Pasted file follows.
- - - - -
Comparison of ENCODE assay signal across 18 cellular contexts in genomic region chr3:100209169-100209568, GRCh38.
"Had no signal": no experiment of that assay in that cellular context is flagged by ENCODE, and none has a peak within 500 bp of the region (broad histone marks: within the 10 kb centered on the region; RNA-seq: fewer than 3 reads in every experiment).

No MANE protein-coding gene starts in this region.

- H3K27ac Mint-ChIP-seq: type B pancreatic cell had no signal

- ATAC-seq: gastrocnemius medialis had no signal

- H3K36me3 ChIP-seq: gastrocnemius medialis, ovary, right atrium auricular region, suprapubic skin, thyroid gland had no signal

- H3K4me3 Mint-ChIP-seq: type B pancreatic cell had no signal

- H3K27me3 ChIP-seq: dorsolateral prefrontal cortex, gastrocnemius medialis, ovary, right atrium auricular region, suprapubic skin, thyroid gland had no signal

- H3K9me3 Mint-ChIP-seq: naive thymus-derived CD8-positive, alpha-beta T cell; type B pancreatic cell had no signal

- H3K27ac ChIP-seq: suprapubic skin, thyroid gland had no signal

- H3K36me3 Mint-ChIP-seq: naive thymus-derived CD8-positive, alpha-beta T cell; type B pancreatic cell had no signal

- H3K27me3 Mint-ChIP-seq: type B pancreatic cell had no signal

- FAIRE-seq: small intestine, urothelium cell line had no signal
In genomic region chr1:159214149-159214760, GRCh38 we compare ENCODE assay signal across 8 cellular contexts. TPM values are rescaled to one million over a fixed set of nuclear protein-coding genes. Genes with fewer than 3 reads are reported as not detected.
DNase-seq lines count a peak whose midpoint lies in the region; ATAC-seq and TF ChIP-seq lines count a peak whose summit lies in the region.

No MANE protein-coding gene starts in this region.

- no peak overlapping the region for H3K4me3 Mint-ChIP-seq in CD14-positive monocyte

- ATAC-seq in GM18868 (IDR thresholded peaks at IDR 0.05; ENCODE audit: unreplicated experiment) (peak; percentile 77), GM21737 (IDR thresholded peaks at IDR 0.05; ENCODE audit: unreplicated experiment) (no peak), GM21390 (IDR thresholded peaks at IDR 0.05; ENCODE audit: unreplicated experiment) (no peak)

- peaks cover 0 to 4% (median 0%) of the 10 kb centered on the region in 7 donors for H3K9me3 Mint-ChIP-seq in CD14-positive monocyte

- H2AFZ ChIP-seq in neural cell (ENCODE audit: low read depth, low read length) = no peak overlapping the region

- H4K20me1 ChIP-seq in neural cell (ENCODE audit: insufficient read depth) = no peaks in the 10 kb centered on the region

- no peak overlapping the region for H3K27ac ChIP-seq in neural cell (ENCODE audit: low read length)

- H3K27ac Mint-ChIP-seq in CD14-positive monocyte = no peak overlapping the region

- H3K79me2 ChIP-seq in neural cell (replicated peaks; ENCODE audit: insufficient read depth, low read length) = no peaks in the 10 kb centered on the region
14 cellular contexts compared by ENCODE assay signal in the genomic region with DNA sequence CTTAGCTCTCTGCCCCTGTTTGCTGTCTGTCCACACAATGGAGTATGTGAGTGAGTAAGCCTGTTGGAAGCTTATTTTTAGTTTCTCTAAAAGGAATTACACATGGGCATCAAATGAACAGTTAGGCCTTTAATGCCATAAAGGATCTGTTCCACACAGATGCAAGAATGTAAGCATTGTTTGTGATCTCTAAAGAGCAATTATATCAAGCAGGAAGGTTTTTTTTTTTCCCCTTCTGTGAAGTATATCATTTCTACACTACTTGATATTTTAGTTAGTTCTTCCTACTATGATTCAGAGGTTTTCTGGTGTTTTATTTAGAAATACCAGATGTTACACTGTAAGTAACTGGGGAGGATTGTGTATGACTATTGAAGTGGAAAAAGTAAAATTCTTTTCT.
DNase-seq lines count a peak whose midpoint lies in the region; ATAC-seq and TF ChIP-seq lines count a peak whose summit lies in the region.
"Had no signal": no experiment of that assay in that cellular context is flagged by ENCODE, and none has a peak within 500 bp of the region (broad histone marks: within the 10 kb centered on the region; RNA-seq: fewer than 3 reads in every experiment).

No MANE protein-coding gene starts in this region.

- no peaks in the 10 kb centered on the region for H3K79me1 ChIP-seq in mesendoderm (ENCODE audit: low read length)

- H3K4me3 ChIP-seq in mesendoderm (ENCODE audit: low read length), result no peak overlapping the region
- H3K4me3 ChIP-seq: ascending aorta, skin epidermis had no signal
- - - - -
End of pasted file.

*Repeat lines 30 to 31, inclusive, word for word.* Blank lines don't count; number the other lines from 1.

- H3K4me3 ChIP-seq in mesendoderm (ENCODE audit: low read length), result no peak overlapping the region
- H3K4me3 ChIP-seq: ascending aorta, skin epidermis had no signal